Angry Birds

This semester, I have been teaching a class at Tsinghua University called Critical Thinking.  Over the last two months, students have been learning how to identify an argument’s pattern of reasoning, and subsequently, how to criticize it.  Students have been learning about assumptions, credibility, clarification, inferences, logical fallacies, inconsistencies, and more.

Today was the summary lesson for the entire unit, and I decided to go creative on them.  I pulled out the hit game Angry Birds, and used it as one big analogy for critical thinking.  It was sweet.

Angry Birds. The perfect analogy for Critical Thinking.

Angry Birds, for those of you who haven’t heard of it, is a new hit game for smart phones.  It involves launching three “angry birds” at a crazy structure in order to destroy it as well as the evil pigs hiding inside.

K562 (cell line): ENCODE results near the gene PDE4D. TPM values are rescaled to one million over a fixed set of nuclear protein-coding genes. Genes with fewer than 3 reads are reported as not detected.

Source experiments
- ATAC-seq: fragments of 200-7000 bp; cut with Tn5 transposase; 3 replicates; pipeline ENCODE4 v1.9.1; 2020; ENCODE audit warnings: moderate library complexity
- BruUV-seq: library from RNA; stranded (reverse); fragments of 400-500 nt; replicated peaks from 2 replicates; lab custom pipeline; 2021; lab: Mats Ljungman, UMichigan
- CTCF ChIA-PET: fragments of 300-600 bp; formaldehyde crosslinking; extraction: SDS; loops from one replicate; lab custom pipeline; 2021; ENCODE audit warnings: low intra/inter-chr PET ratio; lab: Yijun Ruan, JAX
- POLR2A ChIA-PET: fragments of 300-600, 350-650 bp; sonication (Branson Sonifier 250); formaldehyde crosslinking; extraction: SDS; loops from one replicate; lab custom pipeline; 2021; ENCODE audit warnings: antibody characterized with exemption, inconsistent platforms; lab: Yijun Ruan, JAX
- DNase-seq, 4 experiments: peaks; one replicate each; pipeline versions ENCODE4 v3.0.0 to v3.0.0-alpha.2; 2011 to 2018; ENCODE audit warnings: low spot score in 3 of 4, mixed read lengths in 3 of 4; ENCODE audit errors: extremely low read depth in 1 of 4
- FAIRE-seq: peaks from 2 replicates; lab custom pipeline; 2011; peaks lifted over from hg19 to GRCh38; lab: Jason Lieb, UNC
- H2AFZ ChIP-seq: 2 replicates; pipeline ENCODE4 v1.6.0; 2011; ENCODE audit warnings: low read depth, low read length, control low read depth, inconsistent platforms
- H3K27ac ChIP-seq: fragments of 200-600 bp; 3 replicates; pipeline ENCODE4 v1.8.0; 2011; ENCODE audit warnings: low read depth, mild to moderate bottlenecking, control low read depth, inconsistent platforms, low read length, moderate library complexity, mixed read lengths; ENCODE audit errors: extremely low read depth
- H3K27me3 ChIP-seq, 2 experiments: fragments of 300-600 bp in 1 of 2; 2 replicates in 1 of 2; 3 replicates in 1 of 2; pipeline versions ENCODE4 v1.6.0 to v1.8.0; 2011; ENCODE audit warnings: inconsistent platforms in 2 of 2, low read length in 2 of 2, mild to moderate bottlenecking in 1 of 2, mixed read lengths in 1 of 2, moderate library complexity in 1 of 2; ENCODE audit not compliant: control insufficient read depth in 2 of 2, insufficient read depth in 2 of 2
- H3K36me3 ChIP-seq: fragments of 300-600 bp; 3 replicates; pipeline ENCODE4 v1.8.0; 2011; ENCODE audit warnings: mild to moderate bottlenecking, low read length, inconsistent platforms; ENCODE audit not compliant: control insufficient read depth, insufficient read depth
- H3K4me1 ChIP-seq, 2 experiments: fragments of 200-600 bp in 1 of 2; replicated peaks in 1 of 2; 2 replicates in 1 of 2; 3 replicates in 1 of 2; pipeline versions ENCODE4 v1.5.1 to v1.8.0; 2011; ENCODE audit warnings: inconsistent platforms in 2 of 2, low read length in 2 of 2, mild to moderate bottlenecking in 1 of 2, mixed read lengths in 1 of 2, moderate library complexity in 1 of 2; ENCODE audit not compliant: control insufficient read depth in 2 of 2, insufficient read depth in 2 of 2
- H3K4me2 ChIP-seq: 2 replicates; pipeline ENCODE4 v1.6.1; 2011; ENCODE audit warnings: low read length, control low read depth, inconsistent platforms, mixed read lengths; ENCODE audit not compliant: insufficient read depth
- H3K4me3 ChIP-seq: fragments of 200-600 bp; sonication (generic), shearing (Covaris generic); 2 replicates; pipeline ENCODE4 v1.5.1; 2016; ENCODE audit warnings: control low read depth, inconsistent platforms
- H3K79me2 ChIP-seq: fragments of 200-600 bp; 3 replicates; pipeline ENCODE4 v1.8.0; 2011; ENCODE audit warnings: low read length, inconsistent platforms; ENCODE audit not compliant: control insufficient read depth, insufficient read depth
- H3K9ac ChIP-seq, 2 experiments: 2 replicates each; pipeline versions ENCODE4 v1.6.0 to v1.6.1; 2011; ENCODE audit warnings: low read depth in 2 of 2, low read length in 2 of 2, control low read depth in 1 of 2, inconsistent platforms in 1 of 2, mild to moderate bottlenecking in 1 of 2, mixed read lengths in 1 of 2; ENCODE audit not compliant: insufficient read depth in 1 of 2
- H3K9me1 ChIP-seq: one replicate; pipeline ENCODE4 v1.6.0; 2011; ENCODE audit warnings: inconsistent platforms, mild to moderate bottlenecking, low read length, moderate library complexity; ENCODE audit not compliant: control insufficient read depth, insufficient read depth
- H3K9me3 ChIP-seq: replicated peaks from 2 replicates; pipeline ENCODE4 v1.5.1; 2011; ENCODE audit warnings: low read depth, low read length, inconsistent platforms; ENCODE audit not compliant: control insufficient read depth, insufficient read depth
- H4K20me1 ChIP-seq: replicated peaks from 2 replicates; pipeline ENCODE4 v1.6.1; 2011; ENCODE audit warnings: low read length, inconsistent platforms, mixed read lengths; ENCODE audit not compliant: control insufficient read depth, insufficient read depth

Of course, in my mind, the structure represented the argument’s pattern of reasoning, and the angry birds were symbols of the various criticisms one could level against that structure.  The pigs, well, I suppose they could be metaphors for “human ignorance”, but I really just kept them in for comic effect.

Students helped me draw the structures of the four basic patterns: simple, side-by-side, joint, and chain.

In the second part of the class, students drew their argument's unique structure and hurled three criticisms (angry birds) against it in order to destroy it. Level Complete.

It was a fun day.  Now all I have to do is actually get a smart phone or tablet computer so I can play the game for real!

Advertisements

4 comments

  1. Creative and current. Jeff I wish I’d had a teacher like you!

    1. Thanks, Martha! This has been a fun class to teach. I like the challenge of breaking down the critical thinking skills and then trying to teach them through creative means. Some topics are harder than others. While not everyone teaches with that type of flair in the west, I think it is much more common than it is in China. So I like to expose them to methods that may seem a bit silly, so they are prepared for that possibility later.

  2. well…. technically I could hurl “angry birds” at your teaching methods, but I enjoy them too much! 😉

    1. Ha ha. Would I be the pig in that analogy?

%d bloggers like this: